When delivering the opinion of the Privy Council, Lord Birkenhead LC sought to acknowledge at least some of the considerations which might lead a particular political community to favour the American approach of treating the Constitution as a kind of fundamental law. However, his Lordship explained that the British people had
not in the framing of Constitutions felt it necessary, or thought it useful, to shackle the complete independence of their successors. They have shrunk from the assumption that a degree of wisdom and foresight has been conceded to their generation which will be, or may be, wanting to their successors, in spite of the fact that those successors will possess more experience of the circumstances and necessities amid which their lives are lived.
For this reason, his Lordship continued, the Imperial Parliament had deliberately chosen not to ‘shackle or control’ the legislative powers conferred upon the ‘nascent’ Australian legislatures. Complete legislative powers were conferred in the ‘fully justified’ belief that ‘these young communities would successfully work out their own constitutional salvation’. The Queensland Parliament, his Lordship concluded, is — and seemingly should be — the ‘master of its own household’.
The question, then, for Lord Birkenhead LC, as well as for Isaacs, Rich and Higgins JJ, was whether the Queensland legislature would have sufficient power to govern the community, ‘unshackled’ by constraints imposed by a Constitution which is enforced by the judiciary as a kind of fundamental law. Their concern seems to have been to ensure that the legislature, deciding by ordinary majority, would be free to legislate as it thought fit and, more particularly, possess a ‘sufficiently elastic constitutional means of amendment’ to ensure that the Constitution of Queensland could be kept up to date with the ever-changing requirements of the Queensland community. A commitment to majoritarian legislative supremacy was fundamental to this objective.
If constitutional theory was an essential part of the reasoning on both sides, there was at the same time a distinct limit to the extent to which each theoretical framework provided a coherent theoretical foundation for their respective conclusions.
Lord Birkenhead LC, Isaacs, Rich and Higgins JJ sought to ground the plenary powers of the Queensland Parliament in a series of Imperial statutes — in particular, Colonial Laws Validity Act s 5. But in so doing, they could not dispense altogether with the idea of fundamental law, at least in the form of Imperial law operating in Queensland by paramount force. It was undeniable that the powers, not only of the Commonwealth Parliament, but also of the Parliaments of the Australian states, were limited by Imperial statutes and that the courts certainly had jurisdiction to declare colonial legislation invalid on the ground of repugnancy.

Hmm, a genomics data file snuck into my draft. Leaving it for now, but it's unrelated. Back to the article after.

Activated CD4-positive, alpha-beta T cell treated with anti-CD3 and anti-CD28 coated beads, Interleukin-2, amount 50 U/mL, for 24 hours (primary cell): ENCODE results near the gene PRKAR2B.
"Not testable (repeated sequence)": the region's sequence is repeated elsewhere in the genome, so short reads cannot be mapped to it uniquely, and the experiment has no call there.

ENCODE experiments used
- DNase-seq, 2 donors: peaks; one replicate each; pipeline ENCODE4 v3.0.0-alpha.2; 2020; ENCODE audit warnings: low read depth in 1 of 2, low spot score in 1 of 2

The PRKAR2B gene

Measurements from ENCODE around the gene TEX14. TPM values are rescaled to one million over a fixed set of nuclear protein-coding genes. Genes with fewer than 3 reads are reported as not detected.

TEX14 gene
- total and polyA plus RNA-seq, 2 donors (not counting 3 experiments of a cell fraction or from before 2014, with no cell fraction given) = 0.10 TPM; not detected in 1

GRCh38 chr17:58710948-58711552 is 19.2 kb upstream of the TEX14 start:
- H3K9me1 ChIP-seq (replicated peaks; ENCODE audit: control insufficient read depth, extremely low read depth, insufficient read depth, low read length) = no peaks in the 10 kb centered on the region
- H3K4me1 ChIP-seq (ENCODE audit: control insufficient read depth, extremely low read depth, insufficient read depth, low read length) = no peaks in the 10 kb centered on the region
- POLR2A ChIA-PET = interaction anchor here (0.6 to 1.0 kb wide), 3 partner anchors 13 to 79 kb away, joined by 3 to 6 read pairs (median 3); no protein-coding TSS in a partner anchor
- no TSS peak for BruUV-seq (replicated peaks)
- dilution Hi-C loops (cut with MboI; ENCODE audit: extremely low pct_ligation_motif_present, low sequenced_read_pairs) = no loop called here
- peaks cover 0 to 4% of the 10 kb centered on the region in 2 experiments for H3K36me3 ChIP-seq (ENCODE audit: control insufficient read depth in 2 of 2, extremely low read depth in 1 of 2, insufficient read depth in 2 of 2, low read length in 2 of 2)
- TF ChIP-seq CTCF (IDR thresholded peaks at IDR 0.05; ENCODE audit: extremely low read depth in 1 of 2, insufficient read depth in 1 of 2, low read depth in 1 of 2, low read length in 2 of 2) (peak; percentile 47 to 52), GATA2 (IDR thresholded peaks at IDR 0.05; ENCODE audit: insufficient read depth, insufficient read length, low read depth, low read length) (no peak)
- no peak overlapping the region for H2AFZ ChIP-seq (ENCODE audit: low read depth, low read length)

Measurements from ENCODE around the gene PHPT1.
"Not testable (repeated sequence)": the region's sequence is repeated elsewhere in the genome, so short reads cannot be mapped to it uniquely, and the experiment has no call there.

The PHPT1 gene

The recognition of the existence of fundamental law in this sense was most clearly articulated by Isaacs J in his judgment in Taylor. As discussed, Isaacs J accepted that the power conferred by Colonial Laws Validity Act s 5 was subject to a number of important ‘fundamental’ constraints: in particular, the ‘representative’ character of the Parliament, the ‘fundamental conception’ of the Crown and the original power contained in cl 22 of the Order in Council. As Barton J later pointed out, Isaacs J had regarded the idea that the Parliament had power to amend or repeal cl 22 as ‘unthinkable’. Although in McCawley’s Case, Isaacs and Rich JJ skirted the issue, Higgins J was also prepared to affirm the idea that cl 22 was in this sense ‘fundamental’. The conclusion that these aspects of the Constitution of Queensland were fundamental was not, however, explicitly required by the provisions of the relevant Imperial instruments. Such a view turned upon the highly contested theoretical question of whether the rule by which sovereign (or sovereign-like) power is conferred upon a particular legislature is itself within the legal competence of that legislature. When examined closely, the conclusion that the representative character of the legislature must be maintained likewise rested upon an interpretation of Colonial Laws Validity Act s 5 which was supported by the conviction that such legislatures should remain democratic.
Similarly, the insistence on the indispensability of the Crown showed that Isaacs J was prepared to postulate certain fundamentals based on a conception of what the Constitution ought to be.
If the difficulty for Isaacs J was to explain how these aspects of the Constitution of Queensland were fundamental when the independence of the judiciary was not, the difficulty for Griffith CJ was to show precisely how the fundamental aspects of the Constitution of Queensland could be distinguished from the ordinary aspects of the statutory law of Queensland. Apart from being contained within a Queensland statute which was labelled ‘constitutional’, there was no formal set of criteria by which constitutional and ordinary provisions within that statute might be distinguished. As Isaacs, Rich and Higgins JJ argued, there was nothing ‘magical’ in the mere label ‘Constitution’, even when affixed to the short title of a particular enactment. Indeed, parts of the Constitution of Queensland were contained in statutes that were not labelled as ‘constitutional’, and there was no single document which could be identified as Queensland’s ‘written Constitution’. The problem, therefore, was how the Constitution of Queensland could be a kind of ‘fundamental law’ despite the fact that it was contained in an ordinary statute susceptible to amendment by ordinary enactment. As Lord Birkenhead LC put it, a polity having both sets of characteristics would be ‘unique in constitutional history’. In a ‘genuinely controlled Constitution’, his Lordship pointed out, it is possible to point to ‘specific articles in the legislative instruments or instruments which created the Constitution, prescribing with meticulous precision the methods by which, and by which alone, it could be altered.’ The absence of any such ‘special formality’ in the case of the Constitution of Queensland — its liability to be amended by ordinary statute — meant that the respondents had been driven into ‘dialectical difficulties which are embarrassing and even ridiculous.’